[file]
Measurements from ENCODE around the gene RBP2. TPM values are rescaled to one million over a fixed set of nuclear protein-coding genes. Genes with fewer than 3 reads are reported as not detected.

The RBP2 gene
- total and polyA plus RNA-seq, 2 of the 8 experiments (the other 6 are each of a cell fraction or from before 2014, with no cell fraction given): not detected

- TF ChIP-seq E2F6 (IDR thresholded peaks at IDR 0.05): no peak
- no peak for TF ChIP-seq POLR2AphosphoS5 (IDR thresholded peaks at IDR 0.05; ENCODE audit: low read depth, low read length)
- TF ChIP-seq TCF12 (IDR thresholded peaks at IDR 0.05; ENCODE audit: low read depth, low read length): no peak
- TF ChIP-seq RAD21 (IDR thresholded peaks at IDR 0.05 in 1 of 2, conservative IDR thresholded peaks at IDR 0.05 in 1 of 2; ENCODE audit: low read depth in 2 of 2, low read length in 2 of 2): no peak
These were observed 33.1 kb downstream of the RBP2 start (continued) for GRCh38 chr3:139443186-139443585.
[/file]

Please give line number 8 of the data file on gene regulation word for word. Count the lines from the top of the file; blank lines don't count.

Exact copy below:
These were observed 33.1 kb downstream of the RBP2 start (continued) for GRCh38 chr3:139443186-139443585.